VOL. 132 | NO. 149 | Friday, July 28, 2017
Boyd Says Luttrell Endorsement is ‘Partnership’
By Bill Dries
Republican contender for Tennessee governor Randy Boyd says his endorsement this week by Shelby County Mayor Mark Luttrell is more like a partnership.
“It’s not just an endorsement. It’s a partnership,” Boyd said Wednesday, July 26, in East Memphis, adding he and Luttrell will be traveling West Tennessee to build support on the way to the August 2018 statewide primary election.
The endorsement comes two weeks after state Senate Majority Leader Mark Norris of Collierville, who had been considering a bid in the Republican primary for governor, was effectively taken out of the race when President Donald Trump nominated him to be a federal judge.
Norris is awaiting Senate confirmation. And Luttrell said Norris’ nomination and exit from the race was a factor in his decision to endorse Boyd.
Republican contender for Tennessee governor Randy Boyd got the endorsement of Shelby County Mayor Mark Luttrell this week during a stop in Memphis. (Daily News/Bill Dries)
Boyd had already been rounding up some support in Shelby County, where the Republican suburban base is considering essential in any statewide campaign, even as Norris remained a likely contender.
The Republican field also includes Franklin businessman Bill Lee, state House speaker Beth Harwell of Nashville and state Sen. Mae Beavers of Mt. Juliet. U.S Rep. Diane Black of Gallatin is considering the race.
Former Nashville mayor Karl Dean is running in the Democratic primary, and state Rep. Craig Fitzhugh of Ripley is considering the race.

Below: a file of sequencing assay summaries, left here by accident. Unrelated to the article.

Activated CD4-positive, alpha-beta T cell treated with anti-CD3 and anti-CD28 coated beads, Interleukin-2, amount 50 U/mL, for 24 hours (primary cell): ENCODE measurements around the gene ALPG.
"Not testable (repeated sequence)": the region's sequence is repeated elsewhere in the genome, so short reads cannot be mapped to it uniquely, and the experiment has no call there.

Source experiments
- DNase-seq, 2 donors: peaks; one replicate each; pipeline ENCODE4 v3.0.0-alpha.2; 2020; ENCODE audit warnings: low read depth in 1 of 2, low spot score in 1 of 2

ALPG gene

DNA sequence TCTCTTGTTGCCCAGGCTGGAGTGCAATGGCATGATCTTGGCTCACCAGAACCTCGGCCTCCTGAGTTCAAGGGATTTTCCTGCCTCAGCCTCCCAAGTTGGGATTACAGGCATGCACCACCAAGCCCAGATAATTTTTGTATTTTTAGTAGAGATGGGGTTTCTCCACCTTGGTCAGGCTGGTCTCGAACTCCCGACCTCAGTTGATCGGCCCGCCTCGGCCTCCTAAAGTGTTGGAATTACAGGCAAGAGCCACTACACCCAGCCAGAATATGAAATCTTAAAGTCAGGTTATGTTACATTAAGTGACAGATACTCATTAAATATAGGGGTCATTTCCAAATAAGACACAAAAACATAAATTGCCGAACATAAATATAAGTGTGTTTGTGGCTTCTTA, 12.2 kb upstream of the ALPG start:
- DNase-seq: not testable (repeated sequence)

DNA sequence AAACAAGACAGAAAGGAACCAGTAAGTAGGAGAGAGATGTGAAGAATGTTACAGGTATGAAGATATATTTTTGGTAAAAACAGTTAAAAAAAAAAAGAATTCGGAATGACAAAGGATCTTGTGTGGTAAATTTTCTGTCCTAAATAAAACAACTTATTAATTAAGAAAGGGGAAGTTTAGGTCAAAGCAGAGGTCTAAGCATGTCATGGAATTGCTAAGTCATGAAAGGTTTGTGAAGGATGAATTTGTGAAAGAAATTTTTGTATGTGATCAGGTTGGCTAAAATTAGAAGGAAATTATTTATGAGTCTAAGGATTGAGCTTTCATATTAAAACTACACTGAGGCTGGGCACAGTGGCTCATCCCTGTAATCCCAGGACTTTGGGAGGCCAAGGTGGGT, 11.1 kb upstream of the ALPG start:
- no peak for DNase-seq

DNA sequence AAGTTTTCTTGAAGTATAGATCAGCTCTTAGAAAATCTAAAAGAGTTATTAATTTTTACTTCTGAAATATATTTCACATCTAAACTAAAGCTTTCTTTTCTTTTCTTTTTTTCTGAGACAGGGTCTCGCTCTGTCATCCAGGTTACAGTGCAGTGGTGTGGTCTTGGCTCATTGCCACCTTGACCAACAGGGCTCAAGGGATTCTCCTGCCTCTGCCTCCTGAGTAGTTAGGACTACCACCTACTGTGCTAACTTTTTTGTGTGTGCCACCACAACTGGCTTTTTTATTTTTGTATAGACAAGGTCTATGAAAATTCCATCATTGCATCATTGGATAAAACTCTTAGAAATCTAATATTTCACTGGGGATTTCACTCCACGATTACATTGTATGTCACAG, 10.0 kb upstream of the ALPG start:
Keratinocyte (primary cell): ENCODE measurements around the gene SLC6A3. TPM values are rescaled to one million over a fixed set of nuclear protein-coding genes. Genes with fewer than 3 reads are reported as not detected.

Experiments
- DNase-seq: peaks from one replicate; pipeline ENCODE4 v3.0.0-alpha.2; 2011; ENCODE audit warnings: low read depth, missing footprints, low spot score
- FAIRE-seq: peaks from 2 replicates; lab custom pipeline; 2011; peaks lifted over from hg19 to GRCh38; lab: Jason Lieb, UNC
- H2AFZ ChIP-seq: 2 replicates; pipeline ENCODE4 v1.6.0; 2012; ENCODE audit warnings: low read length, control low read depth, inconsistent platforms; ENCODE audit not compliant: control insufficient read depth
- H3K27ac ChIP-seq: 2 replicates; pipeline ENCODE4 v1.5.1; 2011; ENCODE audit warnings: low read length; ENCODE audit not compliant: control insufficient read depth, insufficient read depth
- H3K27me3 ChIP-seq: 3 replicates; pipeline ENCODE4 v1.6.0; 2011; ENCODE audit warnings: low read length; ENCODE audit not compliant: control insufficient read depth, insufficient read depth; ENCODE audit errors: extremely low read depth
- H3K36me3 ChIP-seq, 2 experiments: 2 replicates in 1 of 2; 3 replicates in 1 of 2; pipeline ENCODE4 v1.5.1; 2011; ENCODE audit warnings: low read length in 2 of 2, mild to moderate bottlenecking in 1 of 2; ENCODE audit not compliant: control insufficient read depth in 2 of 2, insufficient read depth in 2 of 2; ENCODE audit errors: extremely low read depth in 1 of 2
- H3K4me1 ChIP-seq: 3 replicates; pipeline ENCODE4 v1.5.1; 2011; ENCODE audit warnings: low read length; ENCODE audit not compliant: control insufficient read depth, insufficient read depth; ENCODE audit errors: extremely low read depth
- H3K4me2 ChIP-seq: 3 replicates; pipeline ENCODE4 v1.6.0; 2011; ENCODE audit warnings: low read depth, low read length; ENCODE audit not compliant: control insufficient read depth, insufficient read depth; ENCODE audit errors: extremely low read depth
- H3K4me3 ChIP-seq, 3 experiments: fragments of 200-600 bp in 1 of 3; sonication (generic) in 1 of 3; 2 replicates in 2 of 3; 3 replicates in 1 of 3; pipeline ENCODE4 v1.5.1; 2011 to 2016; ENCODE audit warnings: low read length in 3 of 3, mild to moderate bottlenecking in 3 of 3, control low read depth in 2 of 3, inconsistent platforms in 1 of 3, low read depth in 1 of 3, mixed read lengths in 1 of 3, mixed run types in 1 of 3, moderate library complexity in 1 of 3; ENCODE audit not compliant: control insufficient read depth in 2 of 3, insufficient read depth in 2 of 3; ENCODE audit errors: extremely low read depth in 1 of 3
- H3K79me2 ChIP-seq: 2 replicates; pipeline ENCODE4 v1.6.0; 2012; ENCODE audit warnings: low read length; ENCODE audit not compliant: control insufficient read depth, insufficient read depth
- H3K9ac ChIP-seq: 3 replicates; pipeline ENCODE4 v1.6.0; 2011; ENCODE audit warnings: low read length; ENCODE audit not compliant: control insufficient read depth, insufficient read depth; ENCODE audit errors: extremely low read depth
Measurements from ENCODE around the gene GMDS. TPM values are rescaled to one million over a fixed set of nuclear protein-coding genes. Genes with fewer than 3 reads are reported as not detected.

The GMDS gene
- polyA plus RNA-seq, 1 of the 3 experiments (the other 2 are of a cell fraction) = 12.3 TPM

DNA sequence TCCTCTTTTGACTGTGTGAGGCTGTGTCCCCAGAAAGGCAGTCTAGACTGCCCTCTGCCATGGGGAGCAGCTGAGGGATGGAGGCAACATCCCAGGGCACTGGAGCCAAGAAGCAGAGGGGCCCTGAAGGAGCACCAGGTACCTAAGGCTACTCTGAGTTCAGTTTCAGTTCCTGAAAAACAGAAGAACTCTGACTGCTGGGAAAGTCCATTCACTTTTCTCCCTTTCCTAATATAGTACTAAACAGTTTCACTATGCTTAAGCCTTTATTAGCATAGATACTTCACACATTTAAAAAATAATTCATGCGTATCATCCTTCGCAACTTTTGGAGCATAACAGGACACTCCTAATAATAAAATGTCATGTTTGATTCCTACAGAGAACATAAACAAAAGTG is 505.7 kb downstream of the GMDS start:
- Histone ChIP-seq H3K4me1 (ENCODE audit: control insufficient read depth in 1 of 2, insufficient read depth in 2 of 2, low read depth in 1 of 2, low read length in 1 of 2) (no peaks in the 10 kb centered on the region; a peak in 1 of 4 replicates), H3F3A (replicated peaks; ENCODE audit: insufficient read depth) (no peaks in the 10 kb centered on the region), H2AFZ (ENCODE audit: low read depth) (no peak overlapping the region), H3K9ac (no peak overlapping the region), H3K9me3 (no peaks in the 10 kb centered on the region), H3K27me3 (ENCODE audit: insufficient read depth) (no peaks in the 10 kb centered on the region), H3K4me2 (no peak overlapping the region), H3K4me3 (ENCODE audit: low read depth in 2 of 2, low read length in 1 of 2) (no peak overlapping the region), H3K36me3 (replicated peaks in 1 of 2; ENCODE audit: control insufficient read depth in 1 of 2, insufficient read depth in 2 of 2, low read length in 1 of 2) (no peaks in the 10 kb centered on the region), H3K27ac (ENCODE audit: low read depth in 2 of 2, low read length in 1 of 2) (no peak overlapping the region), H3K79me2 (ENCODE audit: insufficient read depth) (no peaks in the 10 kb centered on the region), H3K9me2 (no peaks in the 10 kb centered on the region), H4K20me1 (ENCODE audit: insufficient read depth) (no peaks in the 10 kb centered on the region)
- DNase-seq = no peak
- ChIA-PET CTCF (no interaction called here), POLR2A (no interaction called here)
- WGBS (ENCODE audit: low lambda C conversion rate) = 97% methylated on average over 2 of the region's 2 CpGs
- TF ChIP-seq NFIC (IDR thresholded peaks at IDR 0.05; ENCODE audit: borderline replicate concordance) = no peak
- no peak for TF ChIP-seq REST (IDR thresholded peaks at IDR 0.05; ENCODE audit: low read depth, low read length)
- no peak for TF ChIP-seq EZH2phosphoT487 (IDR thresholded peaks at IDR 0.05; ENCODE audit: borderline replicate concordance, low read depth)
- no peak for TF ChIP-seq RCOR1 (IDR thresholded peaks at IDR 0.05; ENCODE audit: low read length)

As the U.S. Senate continued to debate and vote on various health care insurance alternatives to the Obama administration’s Affordable Care Act, Boyd said he favors federal Medicaid block grants to states with per capita limits. That would mean guaranteed coverage for certain groups that would be capped per enrollee.
“I believe if Tennesseans can make decisions for Tennesseans, we’re going to be better off,” he said.
Boyd also sounded a theme he is certain to make repeatedly starting next month as he makes a 100-day run from Bristol to Memphis, covering 537.3 miles in a linear path across the state.
“We have to take responsibility for our health. Everybody can do something,” he said Wednesday. “Next time you go to the doctor for any type of procedure, ask what the price is. Ask how much it costs. … Imagine a marketplace in which consumers never ask the price of the product and the people who sell it don’t know what they charge.”
Boyd runs 6 to 10 miles a day at the start of his day.
“It’s my way to relax,” he said during a stop in the city this past June. “I compose myself every day.”
His run begins one year to the day before the Republican primary for governor. It also comes nearly 40 years after Lamar Alexander’s walk across the state in the 1978 campaign for Tennessee governor.
Luttrell’s endorsement comes relatively early. Although the primary is just about a year away, endorsements are used strategically and in some campaigns massed closer to election day or early voting to build momentum for a campaign.
“It’s another voice that can speak for the candidacy of the person we are endorsing,” Luttrell said. “It’s a different voice.”
Luttrell is serving his second and final term as Shelby County mayor and served two terms as Shelby County sheriff before that. His campaign stops with Boyd in rural West Tennessee will come just a year after Luttrell campaigned in the region in the GOP primary for the 8th Congressional District. He was part of a pack of 13 candidates in the primary won by former U.S. Attorney David Kustoff. Kustoff went on to win the general election and claim the open U.S. House seat after incumbent Republican Stephen Fincher opted not to run for re-election.
Luttrell cited Boyd’s business background in Knoxville before becoming the state Economic and Community Development commissioner under Gov. Bill Haslam’s administration.
“I’m not one of those that believes that government should be run as a business. Government is not a business,” Luttrell said. “Government is something uniquely different from business. Yet, it’s always good if you can find those principles of business that can be applied to government efficiency.”